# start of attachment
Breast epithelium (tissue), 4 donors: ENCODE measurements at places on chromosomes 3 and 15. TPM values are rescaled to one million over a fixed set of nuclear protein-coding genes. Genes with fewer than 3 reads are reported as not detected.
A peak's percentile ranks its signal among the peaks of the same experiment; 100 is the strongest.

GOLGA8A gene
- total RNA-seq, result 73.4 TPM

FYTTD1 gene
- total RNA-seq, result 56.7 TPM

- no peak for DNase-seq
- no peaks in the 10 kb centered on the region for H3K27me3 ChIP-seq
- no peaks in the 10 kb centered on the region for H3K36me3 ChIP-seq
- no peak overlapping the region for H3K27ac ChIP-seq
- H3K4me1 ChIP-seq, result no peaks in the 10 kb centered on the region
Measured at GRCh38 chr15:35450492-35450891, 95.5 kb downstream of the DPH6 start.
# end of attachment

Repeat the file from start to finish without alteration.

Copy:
Breast epithelium (tissue), 4 donors: ENCODE measurements at places on chromosomes 3 and 15. TPM values are rescaled to one million over a fixed set of nuclear protein-coding genes. Genes with fewer than 3 reads are reported as not detected.
A peak's percentile ranks its signal among the peaks of the same experiment; 100 is the strongest.

GOLGA8A gene
- total RNA-seq, result 73.4 TPM

FYTTD1 gene
- total RNA-seq, result 56.7 TPM

- no peak for DNase-seq
- no peaks in the 10 kb centered on the region for H3K27me3 ChIP-seq
- no peaks in the 10 kb centered on the region for H3K36me3 ChIP-seq
- no peak overlapping the region for H3K27ac ChIP-seq
- H3K4me1 ChIP-seq, result no peaks in the 10 kb centered on the region
Measured at GRCh38 chr15:35450492-35450891, 95.5 kb downstream of the DPH6 start.